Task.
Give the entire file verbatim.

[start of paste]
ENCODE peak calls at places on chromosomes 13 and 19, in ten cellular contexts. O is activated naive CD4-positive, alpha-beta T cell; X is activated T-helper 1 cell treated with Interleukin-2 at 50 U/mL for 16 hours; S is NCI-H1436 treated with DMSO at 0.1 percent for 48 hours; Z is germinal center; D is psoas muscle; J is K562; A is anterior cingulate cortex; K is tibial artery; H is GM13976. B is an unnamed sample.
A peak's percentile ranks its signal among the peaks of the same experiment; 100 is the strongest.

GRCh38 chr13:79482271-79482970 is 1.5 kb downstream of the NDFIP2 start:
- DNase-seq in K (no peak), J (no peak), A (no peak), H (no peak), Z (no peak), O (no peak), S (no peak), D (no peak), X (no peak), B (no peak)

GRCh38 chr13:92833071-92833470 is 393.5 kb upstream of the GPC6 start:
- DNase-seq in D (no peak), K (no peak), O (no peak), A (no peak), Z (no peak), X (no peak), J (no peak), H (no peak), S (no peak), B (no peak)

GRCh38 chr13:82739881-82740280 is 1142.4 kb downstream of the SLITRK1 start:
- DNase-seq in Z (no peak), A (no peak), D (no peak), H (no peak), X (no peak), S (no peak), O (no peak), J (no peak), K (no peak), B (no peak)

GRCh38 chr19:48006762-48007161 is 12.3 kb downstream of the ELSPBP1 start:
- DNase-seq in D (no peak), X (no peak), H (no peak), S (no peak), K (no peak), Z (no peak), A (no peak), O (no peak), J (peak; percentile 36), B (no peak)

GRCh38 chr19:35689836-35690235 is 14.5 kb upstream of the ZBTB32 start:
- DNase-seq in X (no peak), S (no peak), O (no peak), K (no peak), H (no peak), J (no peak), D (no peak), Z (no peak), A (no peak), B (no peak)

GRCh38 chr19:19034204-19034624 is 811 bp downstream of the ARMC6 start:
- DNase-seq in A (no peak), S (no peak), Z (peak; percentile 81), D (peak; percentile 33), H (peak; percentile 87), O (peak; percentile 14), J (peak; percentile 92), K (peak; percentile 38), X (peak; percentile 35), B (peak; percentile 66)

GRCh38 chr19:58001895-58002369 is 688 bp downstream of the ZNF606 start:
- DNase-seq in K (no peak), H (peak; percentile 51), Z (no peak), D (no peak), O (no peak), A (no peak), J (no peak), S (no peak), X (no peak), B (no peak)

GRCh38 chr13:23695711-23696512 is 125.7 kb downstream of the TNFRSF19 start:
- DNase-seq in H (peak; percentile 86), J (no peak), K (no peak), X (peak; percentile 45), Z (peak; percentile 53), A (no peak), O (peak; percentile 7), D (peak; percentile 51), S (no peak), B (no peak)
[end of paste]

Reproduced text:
ENCODE peak calls at places on chromosomes 13 and 19, in ten cellular contexts. O is activated naive CD4-positive, alpha-beta T cell; X is activated T-helper 1 cell treated with Interleukin-2 at 50 U/mL for 16 hours; S is NCI-H1436 treated with DMSO at 0.1 percent for 48 hours; Z is germinal center; D is psoas muscle; J is K562; A is anterior cingulate cortex; K is tibial artery; H is GM13976. B is an unnamed sample.
A peak's percentile ranks its signal among the peaks of the same experiment; 100 is the strongest.

GRCh38 chr13:79482271-79482970 is 1.5 kb downstream of the NDFIP2 start:
- DNase-seq in K (no peak), J (no peak), A (no peak), H (no peak), Z (no peak), O (no peak), S (no peak), D (no peak), X (no peak), B (no peak)

GRCh38 chr13:92833071-92833470 is 393.5 kb upstream of the GPC6 start:
- DNase-seq in D (no peak), K (no peak), O (no peak), A (no peak), Z (no peak), X (no peak), J (no peak), H (no peak), S (no peak), B (no peak)

GRCh38 chr13:82739881-82740280 is 1142.4 kb downstream of the SLITRK1 start:
- DNase-seq in Z (no peak), A (no peak), D (no peak), H (no peak), X (no peak), S (no peak), O (no peak), J (no peak), K (no peak), B (no peak)

GRCh38 chr19:48006762-48007161 is 12.3 kb downstream of the ELSPBP1 start:
- DNase-seq in D (no peak), X (no peak), H (no peak), S (no peak), K (no peak), Z (no peak), A (no peak), O (no peak), J (peak; percentile 36), B (no peak)

GRCh38 chr19:35689836-35690235 is 14.5 kb upstream of the ZBTB32 start:
- DNase-seq in X (no peak), S (no peak), O (no peak), K (no peak), H (no peak), J (no peak), D (no peak), Z (no peak), A (no peak), B (no peak)

GRCh38 chr19:19034204-19034624 is 811 bp downstream of the ARMC6 start:
- DNase-seq in A (no peak), S (no peak), Z (peak; percentile 81), D (peak; percentile 33), H (peak; percentile 87), O (peak; percentile 14), J (peak; percentile 92), K (peak; percentile 38), X (peak; percentile 35), B (peak; percentile 66)

GRCh38 chr19:58001895-58002369 is 688 bp downstream of the ZNF606 start:
- DNase-seq in K (no peak), H (peak; percentile 51), Z (no peak), D (no peak), O (no peak), A (no peak), J (no peak), S (no peak), X (no peak), B (no peak)

GRCh38 chr13:23695711-23696512 is 125.7 kb downstream of the TNFRSF19 start:
- DNase-seq in H (peak; percentile 86), J (no peak), K (no peak), X (peak; percentile 45), Z (peak; percentile 53), A (no peak), O (peak; percentile 7), D (peak; percentile 51), S (no peak), B (no peak)